integers is a package for C++ that implements integer types with explicit, well-defined behavior (of your choice!) on overflow, underflow, division by 0, casting, and shifting too far.
integers is developed and maintained by members of the Fuchsia Security Team, but it is not an official Google product.
Defined behaviors are trapping (
and associated stand-alone helper functions), wrapping (
and helpers), or clamping/saturating (
and helpers). You choose your preferred policy/behavior by using the stand-alone template helper functions and/or the template classes.
There is also a
template class for situations where you need a type that constrains integers to a specific range of values.
The main goals of this library are correctness and usability. Ideally, you can simply drop in the right type for your situation, and the rest of your code works as expected — the template classes should be fully compatible with the built-in primitive types. (If you find any gaps in functionality, that’s a bug! Please file an issue or send a pull request.)
Another goal is that this library should be easy to import and use, without any transitive dependencies or other complications.
integers is a headers-only library. (See Installation.)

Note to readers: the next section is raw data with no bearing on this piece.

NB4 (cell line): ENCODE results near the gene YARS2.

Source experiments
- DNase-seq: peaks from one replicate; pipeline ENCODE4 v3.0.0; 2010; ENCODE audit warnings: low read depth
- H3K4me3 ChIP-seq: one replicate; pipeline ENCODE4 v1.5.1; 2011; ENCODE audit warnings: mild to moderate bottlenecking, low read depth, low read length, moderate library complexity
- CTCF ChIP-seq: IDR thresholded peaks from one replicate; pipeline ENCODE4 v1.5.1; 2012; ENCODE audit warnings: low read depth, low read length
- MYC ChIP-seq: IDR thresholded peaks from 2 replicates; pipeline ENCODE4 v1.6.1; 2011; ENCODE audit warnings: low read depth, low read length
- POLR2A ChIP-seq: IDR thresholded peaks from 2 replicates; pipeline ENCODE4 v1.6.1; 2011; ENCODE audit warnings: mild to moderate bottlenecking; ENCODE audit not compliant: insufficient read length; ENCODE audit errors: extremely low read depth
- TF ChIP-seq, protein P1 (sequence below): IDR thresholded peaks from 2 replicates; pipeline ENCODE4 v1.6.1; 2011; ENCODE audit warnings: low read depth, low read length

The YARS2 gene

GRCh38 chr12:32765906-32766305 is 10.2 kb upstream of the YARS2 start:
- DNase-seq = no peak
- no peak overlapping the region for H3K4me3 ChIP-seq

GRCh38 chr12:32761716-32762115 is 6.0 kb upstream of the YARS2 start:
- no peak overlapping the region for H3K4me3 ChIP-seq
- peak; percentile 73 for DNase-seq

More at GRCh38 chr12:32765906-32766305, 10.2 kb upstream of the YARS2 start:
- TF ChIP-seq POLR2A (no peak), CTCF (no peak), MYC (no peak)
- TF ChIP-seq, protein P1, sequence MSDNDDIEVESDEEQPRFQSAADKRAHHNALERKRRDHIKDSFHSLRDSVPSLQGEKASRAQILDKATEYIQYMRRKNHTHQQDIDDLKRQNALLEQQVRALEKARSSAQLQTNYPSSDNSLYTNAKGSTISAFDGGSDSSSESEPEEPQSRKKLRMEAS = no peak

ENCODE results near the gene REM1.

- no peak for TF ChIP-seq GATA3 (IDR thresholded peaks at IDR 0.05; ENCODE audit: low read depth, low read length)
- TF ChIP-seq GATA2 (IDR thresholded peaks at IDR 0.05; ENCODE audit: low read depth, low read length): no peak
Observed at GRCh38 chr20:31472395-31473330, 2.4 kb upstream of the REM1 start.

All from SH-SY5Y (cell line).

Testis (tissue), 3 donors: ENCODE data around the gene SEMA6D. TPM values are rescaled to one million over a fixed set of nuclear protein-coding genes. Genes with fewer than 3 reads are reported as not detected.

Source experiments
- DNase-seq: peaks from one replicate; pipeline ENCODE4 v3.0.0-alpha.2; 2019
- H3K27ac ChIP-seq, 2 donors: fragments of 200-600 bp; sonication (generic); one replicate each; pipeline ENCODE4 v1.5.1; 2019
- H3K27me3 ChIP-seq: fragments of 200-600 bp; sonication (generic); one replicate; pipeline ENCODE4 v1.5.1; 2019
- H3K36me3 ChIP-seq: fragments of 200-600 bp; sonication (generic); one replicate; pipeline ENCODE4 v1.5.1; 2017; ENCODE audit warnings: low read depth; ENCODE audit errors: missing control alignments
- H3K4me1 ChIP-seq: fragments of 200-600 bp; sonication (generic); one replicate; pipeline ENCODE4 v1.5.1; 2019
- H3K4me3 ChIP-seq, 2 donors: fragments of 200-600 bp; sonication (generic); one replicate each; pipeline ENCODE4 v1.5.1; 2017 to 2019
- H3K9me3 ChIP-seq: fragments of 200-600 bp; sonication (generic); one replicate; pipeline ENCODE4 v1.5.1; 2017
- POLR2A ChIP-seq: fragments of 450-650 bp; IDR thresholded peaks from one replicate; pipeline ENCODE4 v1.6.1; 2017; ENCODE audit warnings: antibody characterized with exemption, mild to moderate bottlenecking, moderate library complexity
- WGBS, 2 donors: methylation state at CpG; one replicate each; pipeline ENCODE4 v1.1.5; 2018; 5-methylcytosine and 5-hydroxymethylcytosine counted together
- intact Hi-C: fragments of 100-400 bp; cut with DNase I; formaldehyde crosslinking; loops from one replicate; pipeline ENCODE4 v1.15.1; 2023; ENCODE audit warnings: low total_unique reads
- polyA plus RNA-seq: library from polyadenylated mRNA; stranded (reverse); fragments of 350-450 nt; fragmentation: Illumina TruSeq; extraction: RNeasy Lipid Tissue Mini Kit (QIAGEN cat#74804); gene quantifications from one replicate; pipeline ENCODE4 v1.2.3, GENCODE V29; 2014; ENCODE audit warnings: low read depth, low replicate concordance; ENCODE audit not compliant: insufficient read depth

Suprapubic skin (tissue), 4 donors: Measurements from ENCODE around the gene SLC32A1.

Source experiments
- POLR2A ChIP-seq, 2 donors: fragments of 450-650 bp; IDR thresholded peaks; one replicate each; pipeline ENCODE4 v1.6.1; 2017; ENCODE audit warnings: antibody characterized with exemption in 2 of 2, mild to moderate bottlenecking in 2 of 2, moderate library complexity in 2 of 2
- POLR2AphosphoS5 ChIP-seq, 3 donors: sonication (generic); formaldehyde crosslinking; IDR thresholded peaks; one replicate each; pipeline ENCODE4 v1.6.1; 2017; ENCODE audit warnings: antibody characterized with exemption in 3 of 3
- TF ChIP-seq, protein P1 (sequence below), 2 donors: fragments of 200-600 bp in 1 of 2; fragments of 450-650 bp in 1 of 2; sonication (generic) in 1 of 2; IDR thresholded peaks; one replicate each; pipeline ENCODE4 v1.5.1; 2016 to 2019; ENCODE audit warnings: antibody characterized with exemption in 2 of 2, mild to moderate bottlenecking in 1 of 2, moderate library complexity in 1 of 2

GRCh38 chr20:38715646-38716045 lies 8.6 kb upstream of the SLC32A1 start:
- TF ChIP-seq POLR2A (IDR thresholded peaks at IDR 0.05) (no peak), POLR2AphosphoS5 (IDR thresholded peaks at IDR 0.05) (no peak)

integers is tested to work with C++17 and C++20.
An example use case for
integers is file format parsers and deserializers and so on, which are constantly calculating and re-calculating offsets and indices into files. It is all too easy to have mistakes in that kind of code, with the classic C integer semantics.
You can see a simple example of 4 ways to use the trapping helper functions and the
trapping template class in demo.cc. It shows a simple example of code that is vulnerable to integer overflow, and ways to fix it.
For full documentation, see the Markdown comments in the header files.
To install, simply copy the header files into a place that your compiler can see them. You can do this manually, or you can edit the Makefile to set your desired
INSTALL_DIR, and then run
This implementation is intentionally naive, so that it is easy to understand and maintain. It might not be as efficient as absolutely possible. However, it should be in the ballpark of Microsoft’s SafeInt, Chromium’s numerics, and what you could do by hand.
Separate from run-time speed, adding integer overflow checks (as
trapping_mul, et c. do) increases object code size proportional to how many checking call sites you have.
integers aims to reduce the magnitude of the code size increase in
NDEBUG builds. (Note the implementation in trap.h.)
Special thanks to Jan Wilken Dörrie and Dana Jansens for the help in implementation and general C++ advice.
These functions and classes were inspired in part by Rust’s
std::intrinsics::add_with_overflow. This library generalizes the idea and brings it all into a single package for C++.
There are many efforts to provide better integer semantics for C++. You might like to check them out:
TODO: Consider providing some operations that don’t exist (such as rotate) for standard C and C++ integers.
integers will have a complete test suite. That’s a TODO in progress, along with the rest of the implementation work. Currently only
and its helper functions are implemented and tested.